We’ve learned within the last few days that the NCAA has sent some of their young, naive “investigators” out “into the field” to follow up on some Pete Thamel New York Times reports that top basketball recruit Nerlens Noel received assistance of some kind which the NCAA believes violates their club rules. The Providence Journal adds, in their August 27 article, that the NCAA is also skunking around to dig up some dirt on prep star Ricky Ledo, and two members of the Providence-area Sweeney family who know and have helped out Ledo.
The Sweeneys — and anyone else — should tell the NCAA, thanks but no thanks, we will not be talking to you. People somehow have it in their heads that these NCAA people have some kind of law enforcement authority, and that they ought be allowed to go creeping around asking questions about people in Massachusetts and Rhode Island who live a thousand miles from where these NCAA ersatz “investigators” live.
The NCAA has no power or authority to require anyone to cough up any information. The NCAA is just some club. Which happens to now operate a big business in cartel fashion. This is all not just none of their business. It’s illegal. I’ll get to that in a minute.
And note: this voluntary club which is the NCAA suffers from an inability to rationally spend money, or even plan an agenda for their use of investigatory resources. For example, we’ve just recently learned that Joe Paterno quite clearly perjured himself before a grand jury. Shouldn’t that suggest that these NCAA investigators wandering around the Northeast recently, chasing after poor kids with substantial economic disadvantage, ought more appropriately have been assigned to Penn State, to review every filing, every action, undertaken by Joe Paterno during his tenure as Penn State coach, on the ready chance that Paterno similarly lied over the years, in baldfaced fashion, to the NCAA? But the NCAA doesn’t see it that way..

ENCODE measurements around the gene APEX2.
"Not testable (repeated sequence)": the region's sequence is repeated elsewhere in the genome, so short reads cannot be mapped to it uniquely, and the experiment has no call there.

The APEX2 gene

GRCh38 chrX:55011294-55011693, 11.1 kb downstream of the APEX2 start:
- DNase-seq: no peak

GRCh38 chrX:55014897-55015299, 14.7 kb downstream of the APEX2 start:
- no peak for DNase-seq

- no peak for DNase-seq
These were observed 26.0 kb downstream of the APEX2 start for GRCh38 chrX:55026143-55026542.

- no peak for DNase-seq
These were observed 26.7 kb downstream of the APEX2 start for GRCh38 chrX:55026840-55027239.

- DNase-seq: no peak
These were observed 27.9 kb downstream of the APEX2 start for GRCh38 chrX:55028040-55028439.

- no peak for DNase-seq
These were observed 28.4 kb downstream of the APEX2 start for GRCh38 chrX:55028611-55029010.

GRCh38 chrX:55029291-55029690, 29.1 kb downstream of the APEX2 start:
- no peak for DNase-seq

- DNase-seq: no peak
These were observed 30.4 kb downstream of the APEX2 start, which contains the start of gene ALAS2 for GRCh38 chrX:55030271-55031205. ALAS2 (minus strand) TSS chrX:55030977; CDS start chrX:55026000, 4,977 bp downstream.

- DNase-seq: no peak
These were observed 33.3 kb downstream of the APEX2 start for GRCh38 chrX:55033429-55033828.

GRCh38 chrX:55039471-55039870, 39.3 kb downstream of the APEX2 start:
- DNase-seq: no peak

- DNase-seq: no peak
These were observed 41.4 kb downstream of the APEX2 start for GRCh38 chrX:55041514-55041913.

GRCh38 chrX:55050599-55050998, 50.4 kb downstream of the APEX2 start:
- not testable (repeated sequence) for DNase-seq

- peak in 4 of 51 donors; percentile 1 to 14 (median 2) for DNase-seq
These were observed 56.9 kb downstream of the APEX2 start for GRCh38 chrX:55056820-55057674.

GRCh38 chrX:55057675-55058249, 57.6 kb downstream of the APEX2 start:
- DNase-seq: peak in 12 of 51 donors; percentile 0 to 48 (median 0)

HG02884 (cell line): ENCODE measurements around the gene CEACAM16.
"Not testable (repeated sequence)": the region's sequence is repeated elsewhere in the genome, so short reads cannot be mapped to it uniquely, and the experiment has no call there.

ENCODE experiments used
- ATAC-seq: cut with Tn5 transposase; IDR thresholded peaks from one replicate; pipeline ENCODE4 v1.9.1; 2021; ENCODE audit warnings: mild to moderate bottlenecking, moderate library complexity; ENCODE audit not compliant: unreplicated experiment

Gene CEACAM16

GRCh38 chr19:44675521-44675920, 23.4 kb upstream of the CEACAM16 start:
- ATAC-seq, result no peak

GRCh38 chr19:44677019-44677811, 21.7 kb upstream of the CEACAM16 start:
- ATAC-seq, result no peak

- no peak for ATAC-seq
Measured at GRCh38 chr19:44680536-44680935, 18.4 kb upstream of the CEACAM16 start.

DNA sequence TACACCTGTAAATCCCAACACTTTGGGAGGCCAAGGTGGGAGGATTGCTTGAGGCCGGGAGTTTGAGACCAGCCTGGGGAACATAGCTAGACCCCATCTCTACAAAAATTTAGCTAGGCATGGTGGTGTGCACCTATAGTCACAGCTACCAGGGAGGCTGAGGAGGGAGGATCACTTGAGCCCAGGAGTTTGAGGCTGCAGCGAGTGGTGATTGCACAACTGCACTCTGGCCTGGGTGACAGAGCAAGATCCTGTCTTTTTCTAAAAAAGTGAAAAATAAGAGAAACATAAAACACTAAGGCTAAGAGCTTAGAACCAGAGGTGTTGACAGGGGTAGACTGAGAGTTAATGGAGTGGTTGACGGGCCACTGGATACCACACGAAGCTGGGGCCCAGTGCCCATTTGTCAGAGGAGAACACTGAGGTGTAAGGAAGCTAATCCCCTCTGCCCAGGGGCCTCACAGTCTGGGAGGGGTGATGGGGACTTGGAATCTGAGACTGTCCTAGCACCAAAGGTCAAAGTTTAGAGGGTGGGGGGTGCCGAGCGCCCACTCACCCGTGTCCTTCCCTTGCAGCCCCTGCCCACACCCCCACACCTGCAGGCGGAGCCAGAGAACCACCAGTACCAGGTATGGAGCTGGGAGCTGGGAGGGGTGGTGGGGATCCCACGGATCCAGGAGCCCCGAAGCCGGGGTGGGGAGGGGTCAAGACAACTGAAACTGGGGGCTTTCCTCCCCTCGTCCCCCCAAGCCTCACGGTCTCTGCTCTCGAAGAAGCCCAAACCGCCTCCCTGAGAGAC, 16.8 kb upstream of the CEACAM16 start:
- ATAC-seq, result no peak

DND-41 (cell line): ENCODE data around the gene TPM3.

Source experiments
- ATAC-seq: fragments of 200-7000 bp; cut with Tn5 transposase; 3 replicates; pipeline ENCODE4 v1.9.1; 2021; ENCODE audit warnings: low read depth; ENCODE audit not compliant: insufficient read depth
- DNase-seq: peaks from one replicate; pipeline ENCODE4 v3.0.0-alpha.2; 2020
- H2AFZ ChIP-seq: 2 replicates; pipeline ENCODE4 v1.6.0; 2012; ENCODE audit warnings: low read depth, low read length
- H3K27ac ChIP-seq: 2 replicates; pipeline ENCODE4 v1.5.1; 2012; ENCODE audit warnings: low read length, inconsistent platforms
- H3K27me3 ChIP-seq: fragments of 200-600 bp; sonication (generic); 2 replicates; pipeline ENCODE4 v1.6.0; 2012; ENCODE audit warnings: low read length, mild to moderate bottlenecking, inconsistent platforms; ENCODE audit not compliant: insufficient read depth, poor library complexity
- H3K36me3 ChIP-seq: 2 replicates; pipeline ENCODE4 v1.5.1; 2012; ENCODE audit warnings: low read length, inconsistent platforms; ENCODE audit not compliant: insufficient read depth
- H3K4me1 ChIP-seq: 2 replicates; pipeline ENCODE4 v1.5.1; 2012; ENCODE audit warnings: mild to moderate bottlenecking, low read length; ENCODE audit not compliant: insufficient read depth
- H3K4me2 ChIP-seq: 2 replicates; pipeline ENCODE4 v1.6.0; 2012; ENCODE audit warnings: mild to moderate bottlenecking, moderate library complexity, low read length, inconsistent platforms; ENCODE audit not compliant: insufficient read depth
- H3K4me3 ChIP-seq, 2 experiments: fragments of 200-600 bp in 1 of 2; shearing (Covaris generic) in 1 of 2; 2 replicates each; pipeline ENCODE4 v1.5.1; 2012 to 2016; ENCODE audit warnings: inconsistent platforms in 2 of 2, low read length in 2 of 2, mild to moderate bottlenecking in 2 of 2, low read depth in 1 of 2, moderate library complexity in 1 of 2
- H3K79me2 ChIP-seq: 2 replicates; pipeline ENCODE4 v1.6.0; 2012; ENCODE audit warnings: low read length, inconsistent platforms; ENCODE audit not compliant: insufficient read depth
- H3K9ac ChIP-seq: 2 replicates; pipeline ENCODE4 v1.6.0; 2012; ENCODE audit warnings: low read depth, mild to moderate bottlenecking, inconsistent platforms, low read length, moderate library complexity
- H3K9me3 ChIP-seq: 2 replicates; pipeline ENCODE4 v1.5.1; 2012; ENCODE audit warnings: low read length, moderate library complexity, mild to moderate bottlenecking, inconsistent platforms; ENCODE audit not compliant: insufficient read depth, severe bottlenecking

Here’s why the NCAA is engaged in illegal activity. Their “investigators” are not registered as private investigators in New Hampshire, Massachusetts, or Rhode Island. More to the point, the information that they seek surrounds “educational records” pertaining to these prep athletes. Those records are protected by the same federal statute – FERPA – which the NCAA and its’ member schools use as a maximum shield against the release of anything having to do with a “student-athlete” — once that student is enrolled. The NCAA and its’ schools and coaches take their FERPA “blanket” protection even further, so that, for example, any coach will, upon announcing a suspension of a player from a team, assert that it was for a “violation of team or school procedure” – with the rationale that any more thorough explanation is barred because the information “relates to” some FERPA-protected record. The schools create a Kremlin-like barrier to information flow on campus, by invoking ridiculously wide coverage of the FERPA statute.
Prep athletes like Noel and Ledo should take advantage of the same FERPA interpretation, and send a letter to the NCAA to cease and desist its’ investigation as regards any FERPA-related information.
And anyone – school administrator, coach, players, whomever — contacted by the NCAA should refuse to talk with them, particularly without a signed release from the player.
(The colleges force each player, after he is enrolled and on campus, to sign a “lasting waiver” of all FERPA protections, within a document deceptively and innocuously entitled “Student Athlete Statement”, but prep athletes like Noel and Ledo have signed no such explicit waiver. If they have, they should revoke it.)
Any prep player should make it clear to anyone around him – friends, fellow players, school principals and coaches, AAU coaches — that the NCAA has no authority or business investigating as they do, and that they do not have that players’ permission to speak with the NCAA. There’s nothing at all wrong with this message. The prep player is at the bottom of a legal barrel, fighting a “lawyered-up” bully of an NCAA whose sole function is to insure that the tsunami of money (billions of dollars) which now funnels to the NCAA and schools from TV and other sources will not reach the palms of the (frequently poor) “Player-Talent.”